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How to run tangents and save time on a race course

NOV 22, 2023

Minute 1: Run the best racing line in your next marathon

If you’re a speaker who’s prone to going on tangents, you’re content to meander before reaching your point. (Pretentious non sequitur? Qui, moi?) Paradoxically, if you’re a runner who “goes on a tangent” while racing, it means you’re optimizing your path for the shortest distance. This new story provides good advice on: “How Running Tangents Can Shave Down Your Race Time.” In a geometric sense, following the tangent of your race course means taking the most direct path possible to minimize your race distance. When a race organizer says that their marathon is 26.2 miles long, that is measured by the shortest possible legal route – the “race line” – tracking close to corners as the race unfolds. Of course that’s not always possible when you’re stuck in a big pack and forced to the outside of a turn. Those extra steps are why your GPS watch may read: 26.4 miles when you’ve crossed the finish line. For some good visual examples of tangent strategy, check out this analysis: “Running Tangents.” It’s not always as simple as just hugging the inside of your race course, since you can get pinched at a corner with all runners converging on the “race line.” Instead, it may be faster to run a little further on the outside edge of the course to avoid a mosh pit. The racing line will be different for every course, so it’s important to familiarize yourself with the important twists and turns you’ll have to take. Looking far ahead to stay aware of the path to come can help you plan the optimal route, and it’s one part of the perfect “Race Strategy for the Marathon.” Proper positioning at the starting line can also make things much easier. Generally speaking, faster runners should go to the front, and slower runners can hang back to minimize the chances of bunching up. For more on that, check out: “How to Deal With Crowds at Races.”

Minute 2: Goals and community can push you to run your best

We’re always quite impressed when we hear about running streakers – the kind who crave consistency and tradition, not an indecent footrace across a stadium field. Clothed streakers challenge themselves to run a certain milestone repeatedly and consecutively. Sometimes, that means running every day for a year or doing the same local turkey trot for decades. Other runners like the challenge of hitting a milestone in every race, like Chris Farley, owner of the Pacers Running stores in D.C who has run a sub-3:00 hour marathon every year since 1999. Sadly, his streak is in jeopardy since he had a bad day earlier this month in New York: “His 24-year marathon streak ended. But his fans wouldn’t let him quit.” Chris missed the mark by only 4 minutes in this year’s NYC Marathon. He was understandably distraught over his shortcomings, but some fans of his may have taken it even harder. They started writing to him encouraging Chris to give it another shot, and that’s exactly what he plans to do in December. If you’re curious about other streakers who measure themselves by races finished, not finish times achieved, check out: “Two Mainers part of Boston Marathon's elusive Quarter Century Club.” The Quarter Century Club, or QCC for short, is comprised of about 100 active members. That means they’ve all run at least 25 Boston Marathons in a row, while managing injuries, ailments, and family commitments.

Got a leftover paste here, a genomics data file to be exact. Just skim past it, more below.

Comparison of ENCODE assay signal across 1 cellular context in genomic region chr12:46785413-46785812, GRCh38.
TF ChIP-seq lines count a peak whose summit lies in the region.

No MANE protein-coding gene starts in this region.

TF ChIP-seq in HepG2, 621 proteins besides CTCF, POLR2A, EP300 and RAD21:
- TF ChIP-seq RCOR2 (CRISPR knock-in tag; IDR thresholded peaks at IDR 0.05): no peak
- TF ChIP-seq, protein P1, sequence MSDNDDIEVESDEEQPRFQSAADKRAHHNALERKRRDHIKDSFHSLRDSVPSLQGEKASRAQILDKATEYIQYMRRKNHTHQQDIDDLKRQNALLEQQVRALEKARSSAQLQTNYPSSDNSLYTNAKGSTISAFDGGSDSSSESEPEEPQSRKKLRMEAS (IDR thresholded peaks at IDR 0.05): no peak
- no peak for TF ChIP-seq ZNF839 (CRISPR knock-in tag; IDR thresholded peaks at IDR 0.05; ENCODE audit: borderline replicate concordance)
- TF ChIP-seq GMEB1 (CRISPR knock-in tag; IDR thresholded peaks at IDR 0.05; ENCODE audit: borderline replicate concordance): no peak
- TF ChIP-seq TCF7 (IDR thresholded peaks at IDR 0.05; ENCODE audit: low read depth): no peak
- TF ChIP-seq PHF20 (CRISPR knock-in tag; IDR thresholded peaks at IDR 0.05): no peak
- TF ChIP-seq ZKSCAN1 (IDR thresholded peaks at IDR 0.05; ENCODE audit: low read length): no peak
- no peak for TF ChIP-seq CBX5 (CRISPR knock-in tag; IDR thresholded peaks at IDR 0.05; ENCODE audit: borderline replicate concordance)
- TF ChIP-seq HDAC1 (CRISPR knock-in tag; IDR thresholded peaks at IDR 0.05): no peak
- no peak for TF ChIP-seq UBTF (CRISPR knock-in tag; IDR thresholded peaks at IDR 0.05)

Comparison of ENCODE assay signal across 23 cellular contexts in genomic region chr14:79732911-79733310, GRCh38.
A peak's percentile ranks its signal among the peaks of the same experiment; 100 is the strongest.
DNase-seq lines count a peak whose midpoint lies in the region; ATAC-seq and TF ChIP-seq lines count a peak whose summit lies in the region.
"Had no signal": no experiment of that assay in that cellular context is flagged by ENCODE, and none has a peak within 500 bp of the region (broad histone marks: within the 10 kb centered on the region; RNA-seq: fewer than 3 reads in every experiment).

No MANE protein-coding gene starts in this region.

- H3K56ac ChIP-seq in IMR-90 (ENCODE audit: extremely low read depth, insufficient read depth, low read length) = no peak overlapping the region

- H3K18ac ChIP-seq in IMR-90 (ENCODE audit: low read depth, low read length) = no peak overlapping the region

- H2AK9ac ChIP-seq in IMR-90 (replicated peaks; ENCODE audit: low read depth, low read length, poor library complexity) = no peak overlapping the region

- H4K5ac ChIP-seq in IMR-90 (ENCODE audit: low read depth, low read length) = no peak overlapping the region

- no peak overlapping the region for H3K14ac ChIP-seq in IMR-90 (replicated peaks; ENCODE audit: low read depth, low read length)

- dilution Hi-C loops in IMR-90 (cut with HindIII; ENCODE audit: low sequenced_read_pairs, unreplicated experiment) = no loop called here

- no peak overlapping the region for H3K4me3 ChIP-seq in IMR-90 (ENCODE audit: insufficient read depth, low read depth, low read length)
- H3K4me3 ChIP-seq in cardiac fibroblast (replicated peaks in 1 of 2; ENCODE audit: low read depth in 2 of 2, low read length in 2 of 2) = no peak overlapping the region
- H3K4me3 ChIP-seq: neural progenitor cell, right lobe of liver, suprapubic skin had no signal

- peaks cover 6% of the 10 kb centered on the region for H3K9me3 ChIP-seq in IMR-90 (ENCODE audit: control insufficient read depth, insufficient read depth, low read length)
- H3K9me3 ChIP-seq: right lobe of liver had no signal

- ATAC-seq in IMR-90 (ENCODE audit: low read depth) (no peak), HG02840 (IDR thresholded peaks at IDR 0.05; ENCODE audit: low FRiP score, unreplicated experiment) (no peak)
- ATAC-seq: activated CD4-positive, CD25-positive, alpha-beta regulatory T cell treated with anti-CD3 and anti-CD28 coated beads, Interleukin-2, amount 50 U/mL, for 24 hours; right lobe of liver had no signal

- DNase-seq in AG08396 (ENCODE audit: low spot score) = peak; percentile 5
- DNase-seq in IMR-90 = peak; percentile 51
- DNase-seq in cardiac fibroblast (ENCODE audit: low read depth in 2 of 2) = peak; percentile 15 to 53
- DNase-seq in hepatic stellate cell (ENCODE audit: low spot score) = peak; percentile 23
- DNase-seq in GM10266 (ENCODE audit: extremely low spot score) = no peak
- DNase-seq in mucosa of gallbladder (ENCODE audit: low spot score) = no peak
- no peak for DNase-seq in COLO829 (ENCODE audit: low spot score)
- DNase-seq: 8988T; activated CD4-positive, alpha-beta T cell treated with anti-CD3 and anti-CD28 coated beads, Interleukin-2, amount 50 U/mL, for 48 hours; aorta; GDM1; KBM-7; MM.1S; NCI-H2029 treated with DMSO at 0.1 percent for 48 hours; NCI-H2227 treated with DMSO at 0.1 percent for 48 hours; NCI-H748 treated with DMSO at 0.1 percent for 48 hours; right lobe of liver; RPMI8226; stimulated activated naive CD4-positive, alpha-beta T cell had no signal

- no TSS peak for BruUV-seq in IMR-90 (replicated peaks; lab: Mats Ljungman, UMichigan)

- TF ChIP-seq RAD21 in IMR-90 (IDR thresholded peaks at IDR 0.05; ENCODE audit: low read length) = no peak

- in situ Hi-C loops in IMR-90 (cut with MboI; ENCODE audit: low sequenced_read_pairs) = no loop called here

Minute 3: Watch out for fat-soluble vitamin supplements

Generally speaking, the more vitamins you get, the better. That’s particularly true for water-soluble vitamins like vitamin C and B, since they’re processed and expelled from the body with ease. However, not all vitamins are alike, and it’s important to understand the risks of overconsuming fat-soluble vitamins like A and E: “How these two vitamin supplements could do more harm than good.” Unlike water soluble vitamins, fat-soluble vitamins are stored in the liver and fatty tissue for long periods of time. That makes us vulnerable to reaching toxic levels of each, which can bring an array of nasty side effects. For vitamin A, that means an increased risk of joint pain, liver damage, and birth defects. For vitamin E, you could face an increased risk of prostate and lung cancer, as well as higher instances of blood clotting. For most of us, eating a balanced diet will be enough to ensure we aren’t reaching dangerous levels, but if you supplement vitamins on a regular basis, please exercise some caution. Speaking of balanced diets, we came across an article that reminded us just how important fiber can be: “Use This High-Fiber Food ‘Cheat Sheet’ To Balance Your Microbiome Without Confusion.” Dietary fiber regulates our digestion, which helps keep our guts healthy. In fact, it only takes about 6 grams per meal to make a positive impact, so pick a few items from the list of foods to make sure you’re getting all you need.